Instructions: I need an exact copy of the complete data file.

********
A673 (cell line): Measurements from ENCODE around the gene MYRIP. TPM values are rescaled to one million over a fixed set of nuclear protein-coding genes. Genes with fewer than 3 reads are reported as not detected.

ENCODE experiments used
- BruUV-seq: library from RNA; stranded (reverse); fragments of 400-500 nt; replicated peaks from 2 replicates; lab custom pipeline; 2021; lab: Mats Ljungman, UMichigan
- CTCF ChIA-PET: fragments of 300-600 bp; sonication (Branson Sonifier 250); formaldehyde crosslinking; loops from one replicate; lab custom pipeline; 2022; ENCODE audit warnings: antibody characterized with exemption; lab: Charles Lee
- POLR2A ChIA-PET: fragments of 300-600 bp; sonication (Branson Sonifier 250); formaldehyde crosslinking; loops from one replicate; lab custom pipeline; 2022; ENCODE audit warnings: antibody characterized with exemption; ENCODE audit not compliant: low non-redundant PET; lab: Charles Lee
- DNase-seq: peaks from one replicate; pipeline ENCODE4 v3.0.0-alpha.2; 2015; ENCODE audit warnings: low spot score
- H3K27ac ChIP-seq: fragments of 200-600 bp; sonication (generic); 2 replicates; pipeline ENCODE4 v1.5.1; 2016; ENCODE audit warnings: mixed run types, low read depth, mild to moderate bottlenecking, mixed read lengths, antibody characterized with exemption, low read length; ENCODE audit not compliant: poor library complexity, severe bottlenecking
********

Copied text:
A673 (cell line): Measurements from ENCODE around the gene MYRIP. TPM values are rescaled to one million over a fixed set of nuclear protein-coding genes. Genes with fewer than 3 reads are reported as not detected.

ENCODE experiments used
- BruUV-seq: library from RNA; stranded (reverse); fragments of 400-500 nt; replicated peaks from 2 replicates; lab custom pipeline; 2021; lab: Mats Ljungman, UMichigan
- CTCF ChIA-PET: fragments of 300-600 bp; sonication (Branson Sonifier 250); formaldehyde crosslinking; loops from one replicate; lab custom pipeline; 2022; ENCODE audit warnings: antibody characterized with exemption; lab: Charles Lee
- POLR2A ChIA-PET: fragments of 300-600 bp; sonication (Branson Sonifier 250); formaldehyde crosslinking; loops from one replicate; lab custom pipeline; 2022; ENCODE audit warnings: antibody characterized with exemption; ENCODE audit not compliant: low non-redundant PET; lab: Charles Lee
- DNase-seq: peaks from one replicate; pipeline ENCODE4 v3.0.0-alpha.2; 2015; ENCODE audit warnings: low spot score
- H3K27ac ChIP-seq: fragments of 200-600 bp; sonication (generic); 2 replicates; pipeline ENCODE4 v1.5.1; 2016; ENCODE audit warnings: mixed run types, low read depth, mild to moderate bottlenecking, mixed read lengths, antibody characterized with exemption, low read length; ENCODE audit not compliant: poor library complexity, severe bottlenecking